Director-Paul Thomas Anderson
Starring-Mark Wahlberg, Burt Reynolds
Top 100 Films-#21
Scott’s Review #312
Reviewed December 31, 2015
Boogie Nights is a fantastic film about the pornography industry (The Golden Age of Porn) of the 1970’s and 1980’s and does a wonderful job of portraying the characters as human beings with feelings and emotions, rather than as nymphomaniacs or perverts. They bond with one another as a family- a group of misfits striving to survive. This and many other reasons is why Boogie Nights is one of my favorite films of all time.
Written, produced, and directed by Paul Thomas Anderson (Magnolia, There Will Be Blood, Inherent Vice), he is a champion at exploring the underbelly of society and flawed and desperate characters-Boogie Nights is no different. In fact, the dysfunctional family is the common theme of the film. Most of his characters are not happy people, but they are survivors and desperately look for a piece of happiness. Many in his cast of Boogie Nights also appear in Magnolia. Mark Wahlberg (Eddie/Dirk Diggler), Burt Reynolds (Jack Horner), Julianne Moore (Maggie), Don Cheadle (Buck), William H. Macy (Little Bill), John C. Reilly (Reed Rothchild), Heather Graham (Rollergirl), Philip Seymour Hoffman (Scotty), Malora Walters (Jessie) , and Alfred Molina (Rahad Jackson), round out the large cast.
The setting of the film is Los Angeles and the time period runs from 1977-1984. Though only seven years take place, much happens to most of the characters during this time and we experience their trials and tribulations. The unique thing about Boogie Nights is that I care about each and every character, thanks to great writing and fantastic acting. They succeed in obtaining my empathy for them. Boogie Nights is an extremely character driven film, which is an enormous part of its brilliance.
The cast is an ensemble one, but the main character is Eddie Adams, a high school dropout, who we meet working as a dishwasher at a nightclub. He has an abusive mother who kicks him out of the house, leading him to audition for, and move in with Jack Horner. Jack is a patriarch type, who shares a house with Maggie, the matriarch of the household, and rollergirl, a fellow high school dropout always wearing roller skates. Eddie’s talent is his large “manhood”. We watch Eddie, at first shy and polite, rise to superstardom in the porn industry, becoming rich and living a lavish, drug fueled, lifestyle, where his ego gets the best of him. He, like many of the characters, hit rough times as the early 1980’s shift to videotape was the death of many 1970’s porn actors careers.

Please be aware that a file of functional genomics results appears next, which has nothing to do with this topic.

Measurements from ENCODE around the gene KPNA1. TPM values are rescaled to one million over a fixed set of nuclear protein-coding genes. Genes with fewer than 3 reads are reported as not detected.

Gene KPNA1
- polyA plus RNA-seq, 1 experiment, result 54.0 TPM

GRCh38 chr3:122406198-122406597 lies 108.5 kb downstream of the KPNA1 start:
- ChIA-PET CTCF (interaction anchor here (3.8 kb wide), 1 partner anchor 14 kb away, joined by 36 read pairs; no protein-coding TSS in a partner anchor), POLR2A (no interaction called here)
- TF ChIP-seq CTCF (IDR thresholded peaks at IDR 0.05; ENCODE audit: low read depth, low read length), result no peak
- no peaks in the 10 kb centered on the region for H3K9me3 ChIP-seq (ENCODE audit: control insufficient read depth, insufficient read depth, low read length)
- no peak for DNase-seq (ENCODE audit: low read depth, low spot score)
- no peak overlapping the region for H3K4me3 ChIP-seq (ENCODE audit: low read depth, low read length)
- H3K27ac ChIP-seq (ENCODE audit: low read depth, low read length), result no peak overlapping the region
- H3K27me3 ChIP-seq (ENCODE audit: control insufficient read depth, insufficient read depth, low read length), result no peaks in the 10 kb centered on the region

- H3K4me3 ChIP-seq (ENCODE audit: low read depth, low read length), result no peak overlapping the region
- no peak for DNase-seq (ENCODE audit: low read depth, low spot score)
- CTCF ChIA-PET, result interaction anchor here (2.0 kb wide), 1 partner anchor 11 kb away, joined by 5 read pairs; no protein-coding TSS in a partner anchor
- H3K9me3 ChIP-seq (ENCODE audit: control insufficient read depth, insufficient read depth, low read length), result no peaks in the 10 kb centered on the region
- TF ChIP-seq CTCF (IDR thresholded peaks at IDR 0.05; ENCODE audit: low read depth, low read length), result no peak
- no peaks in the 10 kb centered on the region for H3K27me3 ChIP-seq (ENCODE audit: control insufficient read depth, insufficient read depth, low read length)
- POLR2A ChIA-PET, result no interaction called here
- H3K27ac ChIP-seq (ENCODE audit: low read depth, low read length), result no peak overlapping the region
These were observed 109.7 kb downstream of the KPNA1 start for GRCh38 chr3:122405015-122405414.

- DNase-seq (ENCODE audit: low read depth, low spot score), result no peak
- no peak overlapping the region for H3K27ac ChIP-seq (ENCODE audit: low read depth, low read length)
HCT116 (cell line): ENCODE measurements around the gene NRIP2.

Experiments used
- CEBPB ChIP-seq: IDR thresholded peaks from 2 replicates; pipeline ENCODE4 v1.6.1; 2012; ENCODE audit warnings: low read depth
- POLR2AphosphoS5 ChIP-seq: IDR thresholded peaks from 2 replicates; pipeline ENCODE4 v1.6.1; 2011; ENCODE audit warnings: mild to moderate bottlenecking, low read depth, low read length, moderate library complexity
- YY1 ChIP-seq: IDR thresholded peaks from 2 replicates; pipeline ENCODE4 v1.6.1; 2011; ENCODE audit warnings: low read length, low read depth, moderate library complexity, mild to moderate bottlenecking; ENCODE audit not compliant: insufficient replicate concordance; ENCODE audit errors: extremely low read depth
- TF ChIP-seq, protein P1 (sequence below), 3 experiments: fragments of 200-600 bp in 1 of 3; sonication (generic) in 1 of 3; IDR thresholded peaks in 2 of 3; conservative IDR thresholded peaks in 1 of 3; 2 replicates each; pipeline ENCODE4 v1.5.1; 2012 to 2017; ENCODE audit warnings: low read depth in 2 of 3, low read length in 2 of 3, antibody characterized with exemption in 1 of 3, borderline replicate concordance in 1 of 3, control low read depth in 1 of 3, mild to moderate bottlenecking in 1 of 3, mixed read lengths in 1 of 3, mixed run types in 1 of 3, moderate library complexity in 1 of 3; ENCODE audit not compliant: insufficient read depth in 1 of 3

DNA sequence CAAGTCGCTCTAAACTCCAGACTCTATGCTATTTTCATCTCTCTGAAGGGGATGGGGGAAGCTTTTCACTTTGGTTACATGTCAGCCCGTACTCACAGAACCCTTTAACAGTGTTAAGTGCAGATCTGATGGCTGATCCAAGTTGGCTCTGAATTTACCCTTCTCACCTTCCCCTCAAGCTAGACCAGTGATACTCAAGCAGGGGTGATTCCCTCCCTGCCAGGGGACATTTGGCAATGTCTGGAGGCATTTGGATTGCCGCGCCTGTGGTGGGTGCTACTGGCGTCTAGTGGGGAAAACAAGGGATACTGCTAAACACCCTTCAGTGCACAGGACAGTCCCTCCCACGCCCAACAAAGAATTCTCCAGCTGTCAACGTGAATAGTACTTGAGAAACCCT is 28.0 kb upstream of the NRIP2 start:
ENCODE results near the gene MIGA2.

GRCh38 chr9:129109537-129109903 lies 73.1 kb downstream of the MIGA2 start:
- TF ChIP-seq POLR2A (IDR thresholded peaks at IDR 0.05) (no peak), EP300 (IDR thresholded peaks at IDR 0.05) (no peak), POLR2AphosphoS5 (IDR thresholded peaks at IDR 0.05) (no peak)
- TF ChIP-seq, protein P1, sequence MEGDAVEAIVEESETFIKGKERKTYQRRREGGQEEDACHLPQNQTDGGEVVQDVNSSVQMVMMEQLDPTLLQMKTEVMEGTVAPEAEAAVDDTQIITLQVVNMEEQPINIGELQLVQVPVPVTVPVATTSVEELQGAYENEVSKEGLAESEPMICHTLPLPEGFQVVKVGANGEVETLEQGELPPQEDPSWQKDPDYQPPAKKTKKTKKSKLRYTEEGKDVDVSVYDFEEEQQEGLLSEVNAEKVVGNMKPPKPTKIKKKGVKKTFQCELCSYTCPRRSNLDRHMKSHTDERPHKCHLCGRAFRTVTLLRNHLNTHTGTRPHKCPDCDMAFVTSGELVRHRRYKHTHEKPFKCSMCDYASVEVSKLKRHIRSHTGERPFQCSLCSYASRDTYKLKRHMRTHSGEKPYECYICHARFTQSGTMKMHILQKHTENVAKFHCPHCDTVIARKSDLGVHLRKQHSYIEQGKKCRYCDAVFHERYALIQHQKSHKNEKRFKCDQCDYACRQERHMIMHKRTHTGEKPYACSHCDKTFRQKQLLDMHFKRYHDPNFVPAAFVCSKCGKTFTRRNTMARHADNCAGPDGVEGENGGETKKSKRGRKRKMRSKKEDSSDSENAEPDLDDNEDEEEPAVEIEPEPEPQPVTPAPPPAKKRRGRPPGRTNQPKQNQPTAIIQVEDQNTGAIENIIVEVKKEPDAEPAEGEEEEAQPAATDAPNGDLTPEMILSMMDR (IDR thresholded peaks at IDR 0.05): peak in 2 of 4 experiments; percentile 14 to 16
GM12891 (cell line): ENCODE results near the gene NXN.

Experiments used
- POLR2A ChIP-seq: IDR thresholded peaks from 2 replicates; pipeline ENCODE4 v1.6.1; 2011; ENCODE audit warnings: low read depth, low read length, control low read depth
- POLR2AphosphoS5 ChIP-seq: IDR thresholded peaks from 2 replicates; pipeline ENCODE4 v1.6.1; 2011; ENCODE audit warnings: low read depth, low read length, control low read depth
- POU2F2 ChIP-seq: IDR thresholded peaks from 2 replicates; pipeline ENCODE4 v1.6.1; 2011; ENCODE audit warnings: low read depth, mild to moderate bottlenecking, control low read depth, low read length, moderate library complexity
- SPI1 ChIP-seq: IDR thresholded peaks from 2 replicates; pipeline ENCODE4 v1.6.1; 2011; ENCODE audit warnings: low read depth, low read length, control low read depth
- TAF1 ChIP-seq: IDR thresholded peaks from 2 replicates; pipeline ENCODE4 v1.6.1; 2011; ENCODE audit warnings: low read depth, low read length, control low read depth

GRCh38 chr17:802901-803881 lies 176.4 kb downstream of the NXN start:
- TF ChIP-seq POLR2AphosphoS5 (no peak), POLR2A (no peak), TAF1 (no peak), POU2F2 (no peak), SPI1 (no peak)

The musical soundtrack is very important to the success of Boogie Nights. Many scenes contains songs that were hits of the time or prior, including “Sister Christian”, “Jessie’s Girl”, “God Only Knows”, “Got to Give it Up”, “Ain’t No Stoppin’ Us Now”, and countless others- so much so that the soundtrack is almost a character of the film and we look forward to hearing what song might be featured next.
At one point later in the film, circa 1983, as things begin to spiral out of control for many of the characters- the musical score turns ominous with low bass music, a nighttime setting, the lighting becomes darker, and several stories begin to intersect on one late L.A. night on the streets- Jack, filming a scene in a limousine starring Rollergirl and a young college jock they pick up off the streets, Dirk-forced to prostitute himself for $10 to a young man in a pickup truck, and Buck-who innocently stops to buy doughnuts for his very pregnant wife Jessie. Each of these stories ends in brutal violence and the tone is crucial to the success of the scenes. This lengthy scene reminds me quite a bit of a Quentin Tarantino scene in its macabre tone.
Particular favorite scenes include the heartbreaking scene when Maggie loses custody of her son, the New Years Eve party at Jack’s house, and the ill-fated drug sale at Rahad Jackson’s. Each are heartbreaking, powerful, fraught with tension, or otherwise empathetic to the characters, which makes them each quite powerful in different ways. Induced in the drug sale scene is some black comedy- Rahad’s presumed Chinese houseboy has a fetish for firecrackers, which startle Dirk, Reed, and Todd, as the fear of possible gunshots fills the air. Maggie’s sob scene elicits viewer emotion as we cry with her, and the New Years Eve turn of events involving Scotty and Little Bill are tragic.
Boogie Nights is one of my favorite films because it contains brilliant writing, characters who are fleshed out, damaged, and human, a killer soundtrack, and a dark, mysterious industry (porn) that is both misunderstood and categorized. Thanks to director, Anderson, we see the people within this lifestyle as real people, with issues, but also with full hearts and kindness.